Review Author
Scott Hollingshead
Published on
March 26, 2020
Company
OKB Grigorov
Scale
1/700
MSRP
$22.27

Developed following the concept of a titanium-hulled design first seen in K-162, Project 705, or the Lira class, was a small, streamlined double hull design which was built to operate at depths in excess of 2200 feet, and allegedly deeper than 3600 feet. The submarines of this class (seven in all) were 265 feet-9inches in length, 31 feet at the beam, and had a draught of 26 feet-3inches. The liquid metal reactor and two steam turbines could propel the boat at a speed of 20 knots surfaced, or 42 knots submerged. The weapon options included a loading of up to 18 torpedoes or 21 missiles or 36 mines, and the crew compliment was a mere 31 sailors. In addition to the main screw for propulsion, two small propellers were also present for emergency operations as well as slow, quiet maneuvering.

Review Author
Scott Hollingshead
Published on
March 26, 2020
Company
Hauler Brengun
Scale
1/72
MSRP
$6.80

For those who prefer the smaller footprint of 1/72 scale WWII German subjects, Hauler has released this set of license plates, which look great for their size. While I typically start my reviews with a little history on the item that I am reviewing, when it comes to license plates, there is just not much to write. What I can tell you is that on a single photoetched fret, Hauler provides 58 plates of the three styles used most during the war. 27 of the plates are etched with a raised outer edge, while the remaining 31 are flat plates.

These plates will be an easy item to add to any kit to either replace the plastic equivalent or can be added if the kit neglected to add the plate(s). While no instructions are provided, none are needed as you can replace the kit plate(s) following those instructions for location or using reference photos to install them in the correct location.

Review Author
John Noack
Published on
March 26, 2020
Company
Zoukei-Mura
Scale
1/144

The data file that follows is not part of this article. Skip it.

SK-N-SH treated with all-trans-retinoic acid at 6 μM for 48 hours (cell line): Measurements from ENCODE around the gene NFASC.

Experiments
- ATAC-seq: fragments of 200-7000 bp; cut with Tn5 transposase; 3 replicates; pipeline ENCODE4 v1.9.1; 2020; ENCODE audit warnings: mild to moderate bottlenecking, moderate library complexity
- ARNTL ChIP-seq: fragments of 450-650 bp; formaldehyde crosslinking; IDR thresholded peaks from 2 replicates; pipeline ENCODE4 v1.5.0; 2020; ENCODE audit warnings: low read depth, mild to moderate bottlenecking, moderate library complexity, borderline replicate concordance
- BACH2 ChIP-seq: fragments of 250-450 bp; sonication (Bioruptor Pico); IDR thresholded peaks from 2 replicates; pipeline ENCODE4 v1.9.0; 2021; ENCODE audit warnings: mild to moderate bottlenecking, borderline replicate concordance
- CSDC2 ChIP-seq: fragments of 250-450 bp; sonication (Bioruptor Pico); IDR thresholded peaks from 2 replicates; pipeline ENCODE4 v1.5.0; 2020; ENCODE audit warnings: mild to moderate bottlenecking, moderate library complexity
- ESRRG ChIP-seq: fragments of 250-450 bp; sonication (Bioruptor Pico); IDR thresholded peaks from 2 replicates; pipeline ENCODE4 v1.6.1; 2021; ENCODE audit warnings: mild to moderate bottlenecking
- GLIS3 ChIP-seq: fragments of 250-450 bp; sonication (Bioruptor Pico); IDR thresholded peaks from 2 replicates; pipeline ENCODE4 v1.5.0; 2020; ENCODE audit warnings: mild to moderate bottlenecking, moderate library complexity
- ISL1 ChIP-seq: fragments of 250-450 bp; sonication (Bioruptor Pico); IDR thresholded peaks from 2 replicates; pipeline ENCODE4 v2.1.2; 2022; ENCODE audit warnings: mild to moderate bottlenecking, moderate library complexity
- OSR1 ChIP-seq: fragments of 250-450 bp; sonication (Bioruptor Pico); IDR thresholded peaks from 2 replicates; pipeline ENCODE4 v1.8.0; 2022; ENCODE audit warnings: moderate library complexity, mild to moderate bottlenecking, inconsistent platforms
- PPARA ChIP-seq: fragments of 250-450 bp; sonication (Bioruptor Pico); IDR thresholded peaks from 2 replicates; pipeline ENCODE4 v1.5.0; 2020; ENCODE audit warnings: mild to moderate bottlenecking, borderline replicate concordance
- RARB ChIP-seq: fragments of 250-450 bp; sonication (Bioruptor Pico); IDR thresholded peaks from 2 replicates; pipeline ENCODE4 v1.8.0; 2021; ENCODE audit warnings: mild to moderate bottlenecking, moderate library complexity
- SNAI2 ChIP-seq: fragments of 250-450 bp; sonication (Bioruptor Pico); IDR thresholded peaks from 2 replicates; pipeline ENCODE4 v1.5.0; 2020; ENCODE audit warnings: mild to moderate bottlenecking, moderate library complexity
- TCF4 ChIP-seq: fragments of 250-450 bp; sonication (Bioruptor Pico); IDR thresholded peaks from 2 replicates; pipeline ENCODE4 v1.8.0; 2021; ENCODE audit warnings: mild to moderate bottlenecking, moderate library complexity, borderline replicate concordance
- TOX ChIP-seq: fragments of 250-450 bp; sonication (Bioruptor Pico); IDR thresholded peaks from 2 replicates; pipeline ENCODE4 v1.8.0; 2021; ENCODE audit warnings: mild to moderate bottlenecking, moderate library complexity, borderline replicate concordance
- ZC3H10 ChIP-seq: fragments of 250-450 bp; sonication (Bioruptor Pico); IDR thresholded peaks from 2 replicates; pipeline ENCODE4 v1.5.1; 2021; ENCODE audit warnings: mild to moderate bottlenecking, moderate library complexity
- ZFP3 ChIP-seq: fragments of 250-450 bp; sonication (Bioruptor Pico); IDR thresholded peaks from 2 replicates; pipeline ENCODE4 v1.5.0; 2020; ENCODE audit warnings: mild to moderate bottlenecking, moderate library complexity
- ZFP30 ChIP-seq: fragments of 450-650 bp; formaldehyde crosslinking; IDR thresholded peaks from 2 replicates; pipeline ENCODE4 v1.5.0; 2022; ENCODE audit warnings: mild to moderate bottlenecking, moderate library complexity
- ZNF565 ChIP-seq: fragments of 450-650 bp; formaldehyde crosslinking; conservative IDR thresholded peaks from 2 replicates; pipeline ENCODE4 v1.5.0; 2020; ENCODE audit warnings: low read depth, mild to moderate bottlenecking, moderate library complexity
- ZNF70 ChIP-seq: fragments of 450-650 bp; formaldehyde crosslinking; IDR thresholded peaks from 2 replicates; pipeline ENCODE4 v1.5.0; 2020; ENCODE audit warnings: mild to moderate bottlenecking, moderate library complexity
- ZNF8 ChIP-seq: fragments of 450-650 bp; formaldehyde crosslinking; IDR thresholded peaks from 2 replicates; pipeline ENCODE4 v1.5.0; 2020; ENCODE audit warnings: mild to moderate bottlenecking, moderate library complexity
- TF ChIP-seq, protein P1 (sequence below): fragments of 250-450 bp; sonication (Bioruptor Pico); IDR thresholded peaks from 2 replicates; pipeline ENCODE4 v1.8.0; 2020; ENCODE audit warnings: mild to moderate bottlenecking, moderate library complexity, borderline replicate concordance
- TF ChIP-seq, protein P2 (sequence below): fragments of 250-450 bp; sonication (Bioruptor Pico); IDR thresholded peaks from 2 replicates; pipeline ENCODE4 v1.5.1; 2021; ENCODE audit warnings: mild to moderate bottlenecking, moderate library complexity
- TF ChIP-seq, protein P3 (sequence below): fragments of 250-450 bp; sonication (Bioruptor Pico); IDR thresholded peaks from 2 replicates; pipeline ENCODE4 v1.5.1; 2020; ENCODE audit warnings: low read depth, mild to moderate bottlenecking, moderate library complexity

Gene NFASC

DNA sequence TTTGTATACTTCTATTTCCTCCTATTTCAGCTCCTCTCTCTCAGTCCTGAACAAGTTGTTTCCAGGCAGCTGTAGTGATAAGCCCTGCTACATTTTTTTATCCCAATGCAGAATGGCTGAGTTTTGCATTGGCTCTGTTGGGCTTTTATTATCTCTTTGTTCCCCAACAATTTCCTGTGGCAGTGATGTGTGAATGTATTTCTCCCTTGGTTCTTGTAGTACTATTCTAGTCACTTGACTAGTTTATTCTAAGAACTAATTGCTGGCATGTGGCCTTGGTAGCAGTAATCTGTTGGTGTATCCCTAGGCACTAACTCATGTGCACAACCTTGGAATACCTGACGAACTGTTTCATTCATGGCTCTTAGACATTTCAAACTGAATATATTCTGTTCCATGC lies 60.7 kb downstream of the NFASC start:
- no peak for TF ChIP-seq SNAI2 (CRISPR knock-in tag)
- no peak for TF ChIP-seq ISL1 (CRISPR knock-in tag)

MSRP
$39.00

(Note: This is a split review of a combination package, I took the 1/144 version and another reviewer is doing the 1/72 kit).

While one can argue whether this aircraft would have truly been a stealthy fighter, the fact remains that it is one of the most intriguing possibilities to come out of the minds of the Horten brothers. Much has been written about their innovative designs, their clashes with Luftwaffe leaders, and the remaining Ho229 at NASM – I encourage the reader to dive into the plethora of research and opinions. But for now, let’s dive into the kit build.

17 light gray parts and one clear sprue make for a quick build – you could literally finish this little jewel in one setting unless you’re a slowpoke like me. The cockpit is basic but in 1/144 with a small canopy, you’re not going to see much of it anyway.

Book Author(s)
David Campbell
Review Author
Bob LaBouy
Published on
March 26, 2020
Company
Osprey Publishing
MSRP
$22.00

In his organization of this book, Mr. Campbell provides a logical approach to this ground combat at Verdun. The Table of Contents provides for the basic outline:

  • Introduction
  • The opposing sides
  • Bois des Caures
  • Mort-Homme
  • Fort Vaux
  • Analysis
  • Aftermath
  • Unit Organizations
  • Bibliography
  • Index

The publishers’ notes include this summary of Campbell’s book: